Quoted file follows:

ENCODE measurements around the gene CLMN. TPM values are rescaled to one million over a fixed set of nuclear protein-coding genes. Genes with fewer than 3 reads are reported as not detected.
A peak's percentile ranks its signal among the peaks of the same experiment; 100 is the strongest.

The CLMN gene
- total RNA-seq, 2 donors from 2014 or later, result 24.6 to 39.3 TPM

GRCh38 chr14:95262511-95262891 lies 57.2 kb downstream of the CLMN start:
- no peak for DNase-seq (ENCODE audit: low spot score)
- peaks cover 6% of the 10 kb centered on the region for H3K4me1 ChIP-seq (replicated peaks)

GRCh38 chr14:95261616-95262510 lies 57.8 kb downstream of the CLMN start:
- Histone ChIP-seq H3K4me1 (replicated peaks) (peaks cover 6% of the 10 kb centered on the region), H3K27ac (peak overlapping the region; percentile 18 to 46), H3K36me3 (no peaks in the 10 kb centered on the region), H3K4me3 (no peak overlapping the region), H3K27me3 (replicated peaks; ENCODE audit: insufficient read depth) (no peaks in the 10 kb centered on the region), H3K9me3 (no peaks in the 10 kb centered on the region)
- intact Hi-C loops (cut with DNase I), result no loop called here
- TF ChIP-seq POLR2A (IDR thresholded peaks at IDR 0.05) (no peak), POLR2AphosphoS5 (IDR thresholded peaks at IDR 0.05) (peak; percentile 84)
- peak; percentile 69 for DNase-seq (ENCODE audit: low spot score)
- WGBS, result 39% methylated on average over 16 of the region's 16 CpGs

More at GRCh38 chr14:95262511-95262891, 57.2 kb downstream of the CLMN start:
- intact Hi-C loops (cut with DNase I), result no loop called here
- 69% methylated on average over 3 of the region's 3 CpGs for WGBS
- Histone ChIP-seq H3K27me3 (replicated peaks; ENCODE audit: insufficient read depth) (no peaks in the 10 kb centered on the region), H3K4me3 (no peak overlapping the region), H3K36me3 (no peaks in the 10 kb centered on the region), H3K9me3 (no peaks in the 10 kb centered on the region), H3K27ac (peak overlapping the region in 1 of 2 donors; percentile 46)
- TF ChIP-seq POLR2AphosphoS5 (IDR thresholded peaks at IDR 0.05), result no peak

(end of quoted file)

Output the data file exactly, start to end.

ENCODE measurements around the gene CLMN. TPM values are rescaled to one million over a fixed set of nuclear protein-coding genes. Genes with fewer than 3 reads are reported as not detected.
A peak's percentile ranks its signal among the peaks of the same experiment; 100 is the strongest.

The CLMN gene
- total RNA-seq, 2 donors from 2014 or later, result 24.6 to 39.3 TPM

GRCh38 chr14:95262511-95262891 lies 57.2 kb downstream of the CLMN start:
- no peak for DNase-seq (ENCODE audit: low spot score)
- peaks cover 6% of the 10 kb centered on the region for H3K4me1 ChIP-seq (replicated peaks)

GRCh38 chr14:95261616-95262510 lies 57.8 kb downstream of the CLMN start:
- Histone ChIP-seq H3K4me1 (replicated peaks) (peaks cover 6% of the 10 kb centered on the region), H3K27ac (peak overlapping the region; percentile 18 to 46), H3K36me3 (no peaks in the 10 kb centered on the region), H3K4me3 (no peak overlapping the region), H3K27me3 (replicated peaks; ENCODE audit: insufficient read depth) (no peaks in the 10 kb centered on the region), H3K9me3 (no peaks in the 10 kb centered on the region)
- intact Hi-C loops (cut with DNase I), result no loop called here
- TF ChIP-seq POLR2A (IDR thresholded peaks at IDR 0.05) (no peak), POLR2AphosphoS5 (IDR thresholded peaks at IDR 0.05) (peak; percentile 84)
- peak; percentile 69 for DNase-seq (ENCODE audit: low spot score)
- WGBS, result 39% methylated on average over 16 of the region's 16 CpGs

More at GRCh38 chr14:95262511-95262891, 57.2 kb downstream of the CLMN start:
- intact Hi-C loops (cut with DNase I), result no loop called here
- 69% methylated on average over 3 of the region's 3 CpGs for WGBS
- Histone ChIP-seq H3K27me3 (replicated peaks; ENCODE audit: insufficient read depth) (no peaks in the 10 kb centered on the region), H3K4me3 (no peak overlapping the region), H3K36me3 (no peaks in the 10 kb centered on the region), H3K9me3 (no peaks in the 10 kb centered on the region), H3K27ac (peak overlapping the region in 1 of 2 donors; percentile 46)
- TF ChIP-seq POLR2AphosphoS5 (IDR thresholded peaks at IDR 0.05), result no peak